The Full Moon, Your Child and a Sense of Belonging

If you're a teacher or parent who is paying attention to these sorts of things you've probably noticed that the Moon has a real tangible effect on some children (!) and if you are really paying attention you've probably noticed it's effect on you too - maybe your sleep or mood. Our bodies are over 70% water so (knowing the Moon's power to effect our oceans and tides) it really is no wonder we watery humans feel it as well.

This blog entry is for those of you who are wishing to cultivate nature connection in your children and yourself ... I'd like to first bring you back a couple years with me to a huge open soccer field down by the river here in Canmore. Some locals had spent the last days carving a labyrinth out of snow. It was a magical night with candles lighting the way through the labyrinth. Together (myself, my children, and our community) we walked the labyrinth under a star strewn clear Full Moon night. It was the first Full Moon of January and we were dressed in all our layers to stay warm. We walked and as we walked we sang this song to the Moon.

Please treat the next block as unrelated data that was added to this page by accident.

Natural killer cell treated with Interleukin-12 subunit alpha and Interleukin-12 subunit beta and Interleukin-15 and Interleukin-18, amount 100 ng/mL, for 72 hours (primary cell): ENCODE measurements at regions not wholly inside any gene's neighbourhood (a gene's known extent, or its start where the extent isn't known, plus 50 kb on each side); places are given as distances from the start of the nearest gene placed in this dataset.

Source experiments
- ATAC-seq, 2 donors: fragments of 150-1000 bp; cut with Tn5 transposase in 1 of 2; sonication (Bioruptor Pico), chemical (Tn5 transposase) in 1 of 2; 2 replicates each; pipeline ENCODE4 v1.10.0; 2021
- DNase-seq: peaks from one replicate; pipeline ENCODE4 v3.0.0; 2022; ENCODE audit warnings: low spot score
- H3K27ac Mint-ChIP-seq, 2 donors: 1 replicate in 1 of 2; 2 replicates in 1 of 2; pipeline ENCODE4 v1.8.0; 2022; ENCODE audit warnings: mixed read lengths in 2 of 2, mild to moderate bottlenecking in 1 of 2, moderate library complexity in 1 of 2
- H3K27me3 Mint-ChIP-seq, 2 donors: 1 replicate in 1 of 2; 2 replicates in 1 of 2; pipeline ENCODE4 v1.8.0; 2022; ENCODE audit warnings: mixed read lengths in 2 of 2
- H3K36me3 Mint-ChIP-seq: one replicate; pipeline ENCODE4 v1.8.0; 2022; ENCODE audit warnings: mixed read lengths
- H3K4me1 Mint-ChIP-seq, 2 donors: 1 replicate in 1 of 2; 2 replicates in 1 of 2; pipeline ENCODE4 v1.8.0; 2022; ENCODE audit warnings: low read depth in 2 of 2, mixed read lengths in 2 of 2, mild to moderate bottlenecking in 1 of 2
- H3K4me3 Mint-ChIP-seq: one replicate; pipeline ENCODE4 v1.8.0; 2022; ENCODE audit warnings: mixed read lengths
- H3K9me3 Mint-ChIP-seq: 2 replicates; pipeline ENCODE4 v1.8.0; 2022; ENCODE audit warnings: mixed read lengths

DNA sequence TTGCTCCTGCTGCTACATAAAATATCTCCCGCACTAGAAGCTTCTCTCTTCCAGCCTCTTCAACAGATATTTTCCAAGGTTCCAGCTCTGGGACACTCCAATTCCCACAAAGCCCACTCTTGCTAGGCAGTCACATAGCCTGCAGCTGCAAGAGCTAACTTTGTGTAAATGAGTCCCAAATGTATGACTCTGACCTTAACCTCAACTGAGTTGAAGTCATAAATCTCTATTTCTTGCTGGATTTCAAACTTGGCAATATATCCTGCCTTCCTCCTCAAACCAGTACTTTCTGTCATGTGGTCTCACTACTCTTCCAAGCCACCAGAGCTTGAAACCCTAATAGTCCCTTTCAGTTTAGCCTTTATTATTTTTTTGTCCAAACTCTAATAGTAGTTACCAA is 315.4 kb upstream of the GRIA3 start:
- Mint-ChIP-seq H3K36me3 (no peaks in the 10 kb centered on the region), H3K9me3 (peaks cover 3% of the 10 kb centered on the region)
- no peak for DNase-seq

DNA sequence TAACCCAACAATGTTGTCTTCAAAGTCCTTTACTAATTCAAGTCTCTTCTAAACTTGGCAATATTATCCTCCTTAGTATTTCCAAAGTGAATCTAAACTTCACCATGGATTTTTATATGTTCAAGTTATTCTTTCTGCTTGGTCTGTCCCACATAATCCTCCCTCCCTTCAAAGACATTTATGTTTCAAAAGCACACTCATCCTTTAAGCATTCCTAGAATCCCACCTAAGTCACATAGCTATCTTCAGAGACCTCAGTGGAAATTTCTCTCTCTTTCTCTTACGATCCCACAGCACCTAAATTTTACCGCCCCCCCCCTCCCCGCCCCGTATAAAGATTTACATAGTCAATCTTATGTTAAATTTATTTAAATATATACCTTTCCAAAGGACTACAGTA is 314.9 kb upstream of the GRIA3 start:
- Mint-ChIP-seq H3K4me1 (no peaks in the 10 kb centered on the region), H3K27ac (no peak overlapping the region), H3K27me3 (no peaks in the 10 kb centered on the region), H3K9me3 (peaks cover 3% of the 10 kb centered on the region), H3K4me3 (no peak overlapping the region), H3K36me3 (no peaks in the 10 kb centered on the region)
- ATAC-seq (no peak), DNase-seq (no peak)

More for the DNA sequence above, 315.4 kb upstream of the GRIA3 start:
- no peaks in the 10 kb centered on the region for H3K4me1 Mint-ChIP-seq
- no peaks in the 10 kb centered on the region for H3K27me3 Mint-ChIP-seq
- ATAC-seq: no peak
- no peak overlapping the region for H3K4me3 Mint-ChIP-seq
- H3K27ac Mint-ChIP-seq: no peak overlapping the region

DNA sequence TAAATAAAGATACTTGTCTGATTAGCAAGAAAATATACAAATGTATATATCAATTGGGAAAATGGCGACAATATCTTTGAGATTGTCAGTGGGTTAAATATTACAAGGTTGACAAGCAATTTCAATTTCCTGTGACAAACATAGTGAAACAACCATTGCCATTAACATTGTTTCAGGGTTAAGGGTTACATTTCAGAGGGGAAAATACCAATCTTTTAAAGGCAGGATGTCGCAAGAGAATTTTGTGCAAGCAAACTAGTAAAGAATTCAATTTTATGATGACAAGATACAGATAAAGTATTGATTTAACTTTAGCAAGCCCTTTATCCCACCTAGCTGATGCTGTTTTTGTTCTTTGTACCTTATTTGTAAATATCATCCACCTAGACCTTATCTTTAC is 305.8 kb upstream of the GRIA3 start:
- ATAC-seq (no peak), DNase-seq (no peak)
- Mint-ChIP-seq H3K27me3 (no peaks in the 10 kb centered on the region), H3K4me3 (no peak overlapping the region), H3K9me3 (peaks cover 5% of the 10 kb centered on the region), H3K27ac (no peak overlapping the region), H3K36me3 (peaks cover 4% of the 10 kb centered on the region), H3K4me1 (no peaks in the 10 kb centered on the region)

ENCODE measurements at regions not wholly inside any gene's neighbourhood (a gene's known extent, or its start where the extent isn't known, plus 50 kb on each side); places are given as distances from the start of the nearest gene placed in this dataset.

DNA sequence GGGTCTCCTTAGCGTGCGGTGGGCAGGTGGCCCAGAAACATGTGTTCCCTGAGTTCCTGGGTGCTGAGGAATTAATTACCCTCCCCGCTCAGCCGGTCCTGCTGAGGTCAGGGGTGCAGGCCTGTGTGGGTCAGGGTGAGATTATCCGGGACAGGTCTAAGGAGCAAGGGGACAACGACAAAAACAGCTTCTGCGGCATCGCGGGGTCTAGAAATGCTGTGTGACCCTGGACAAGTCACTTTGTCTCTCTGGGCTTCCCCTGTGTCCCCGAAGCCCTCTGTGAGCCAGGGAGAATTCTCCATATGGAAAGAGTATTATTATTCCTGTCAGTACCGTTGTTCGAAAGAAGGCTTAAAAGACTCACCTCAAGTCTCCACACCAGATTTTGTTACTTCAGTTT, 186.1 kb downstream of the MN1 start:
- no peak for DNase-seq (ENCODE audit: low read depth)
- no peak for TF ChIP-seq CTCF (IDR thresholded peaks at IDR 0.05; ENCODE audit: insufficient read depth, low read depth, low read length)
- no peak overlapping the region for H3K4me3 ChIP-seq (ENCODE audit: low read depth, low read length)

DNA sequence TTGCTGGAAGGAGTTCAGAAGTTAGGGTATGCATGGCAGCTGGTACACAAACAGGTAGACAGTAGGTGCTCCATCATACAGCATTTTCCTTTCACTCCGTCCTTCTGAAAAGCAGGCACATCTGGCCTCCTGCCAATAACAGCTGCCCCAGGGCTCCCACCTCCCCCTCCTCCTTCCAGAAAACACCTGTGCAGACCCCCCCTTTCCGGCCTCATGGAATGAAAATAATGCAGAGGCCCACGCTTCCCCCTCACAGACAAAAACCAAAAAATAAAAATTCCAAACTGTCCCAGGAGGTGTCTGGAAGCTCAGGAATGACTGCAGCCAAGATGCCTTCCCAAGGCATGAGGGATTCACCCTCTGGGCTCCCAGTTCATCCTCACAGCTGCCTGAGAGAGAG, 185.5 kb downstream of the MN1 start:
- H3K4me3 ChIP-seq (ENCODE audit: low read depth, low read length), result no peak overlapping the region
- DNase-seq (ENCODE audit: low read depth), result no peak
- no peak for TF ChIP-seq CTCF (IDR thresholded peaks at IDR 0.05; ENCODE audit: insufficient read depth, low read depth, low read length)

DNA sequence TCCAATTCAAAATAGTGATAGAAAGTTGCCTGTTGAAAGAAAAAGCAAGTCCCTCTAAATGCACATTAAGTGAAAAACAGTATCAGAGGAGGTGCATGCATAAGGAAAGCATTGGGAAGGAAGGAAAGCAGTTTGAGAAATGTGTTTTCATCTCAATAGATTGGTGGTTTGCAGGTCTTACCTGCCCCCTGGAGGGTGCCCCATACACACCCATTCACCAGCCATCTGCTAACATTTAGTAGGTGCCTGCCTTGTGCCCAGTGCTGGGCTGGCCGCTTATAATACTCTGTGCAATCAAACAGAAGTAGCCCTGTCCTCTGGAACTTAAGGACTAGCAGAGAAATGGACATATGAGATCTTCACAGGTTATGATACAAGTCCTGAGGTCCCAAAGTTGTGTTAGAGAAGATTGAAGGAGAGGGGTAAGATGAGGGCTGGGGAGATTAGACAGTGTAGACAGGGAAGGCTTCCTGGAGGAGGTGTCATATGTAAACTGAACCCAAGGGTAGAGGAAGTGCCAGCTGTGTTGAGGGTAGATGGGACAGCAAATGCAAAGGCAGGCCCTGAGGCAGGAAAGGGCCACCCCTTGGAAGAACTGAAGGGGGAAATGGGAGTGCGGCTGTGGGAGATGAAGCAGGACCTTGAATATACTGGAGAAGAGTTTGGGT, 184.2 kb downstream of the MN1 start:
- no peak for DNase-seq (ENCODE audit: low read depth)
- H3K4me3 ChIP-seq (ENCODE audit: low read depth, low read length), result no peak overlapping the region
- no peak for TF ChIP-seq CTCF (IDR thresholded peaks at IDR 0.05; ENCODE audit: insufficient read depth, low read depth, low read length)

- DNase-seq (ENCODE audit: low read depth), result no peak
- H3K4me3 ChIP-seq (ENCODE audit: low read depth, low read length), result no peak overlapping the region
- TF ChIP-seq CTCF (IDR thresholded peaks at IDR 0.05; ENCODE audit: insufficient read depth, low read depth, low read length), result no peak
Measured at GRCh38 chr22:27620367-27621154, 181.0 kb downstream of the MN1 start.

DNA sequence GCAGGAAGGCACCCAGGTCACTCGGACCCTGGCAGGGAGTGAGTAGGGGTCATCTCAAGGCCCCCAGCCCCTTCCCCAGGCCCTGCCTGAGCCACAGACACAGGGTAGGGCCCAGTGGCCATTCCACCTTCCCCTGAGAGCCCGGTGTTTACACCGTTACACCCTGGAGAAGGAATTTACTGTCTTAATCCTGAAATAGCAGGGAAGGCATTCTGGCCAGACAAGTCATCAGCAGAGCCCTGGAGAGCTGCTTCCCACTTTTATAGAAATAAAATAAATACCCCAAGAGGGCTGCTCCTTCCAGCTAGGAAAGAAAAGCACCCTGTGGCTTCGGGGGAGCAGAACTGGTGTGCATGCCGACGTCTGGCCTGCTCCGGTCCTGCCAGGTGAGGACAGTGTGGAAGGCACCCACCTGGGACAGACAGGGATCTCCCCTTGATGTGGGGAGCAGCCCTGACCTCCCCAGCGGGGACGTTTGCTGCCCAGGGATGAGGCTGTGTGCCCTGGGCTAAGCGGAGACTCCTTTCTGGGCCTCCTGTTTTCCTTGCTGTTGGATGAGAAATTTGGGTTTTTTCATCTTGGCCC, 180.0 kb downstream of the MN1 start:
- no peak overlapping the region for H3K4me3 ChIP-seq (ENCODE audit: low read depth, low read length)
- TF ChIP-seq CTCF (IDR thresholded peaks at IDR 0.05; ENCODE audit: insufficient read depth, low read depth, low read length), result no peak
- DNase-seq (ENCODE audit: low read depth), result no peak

"Neesa Neesa Neesa (2x) Gaiwey Ho (2x)" - we sang in rounds as well as just over and over again - sometimes it turned into a hum. Really it is a chant more than a song - it has a deeply nourishing soul quality to it ...

Neesa is the name from the Seneca First Nations - it translates to Grandmother Moon. Gaiwey Ho is addressing the Creator of all that is. The feeling behind these words is what I enjoy most - there's a tenderness and a sense of sweet reverence.

This is a simple song to bring to your children to support their relationship with the natural world. It's rhythmic soothing nature has a meditative carrying quality to it. This year out of the blue new words fell into the rhythm of this chant for me, "Luna Luna Luna (2x) Carry me home." (2x) 

Having spent much time with our young wise ones in nature in the last 10 years I see that we are born knowing and feeling deeply this intimacy and sweet easy sense of connection with Nature. How do we keep their innate sense of belonging and connection to the natural world alive in the busyness of our lives? 

I think it starts in the heart and in relationship ... in the soft, unguarded parts of ourselves ... I think it starts with the little ways we relate and speak - internally or externally to the world around us. I think it starts with simple habits/rituals - seeds we plant when the children are young. 

Song and story grow strong roots in childhood. Speaking of and to the elements in Nature with a sweet tenderness as in this song - using personal pronouns and addressing as famlly, Grandmother, Brother, Sister - is one very simple way we help our children not forget what they know (and reteach ourselves)  of our truly intimate connection to the world that breathes and shines and sighs outside our four walls.

"May you know that you are beloved on this Earth."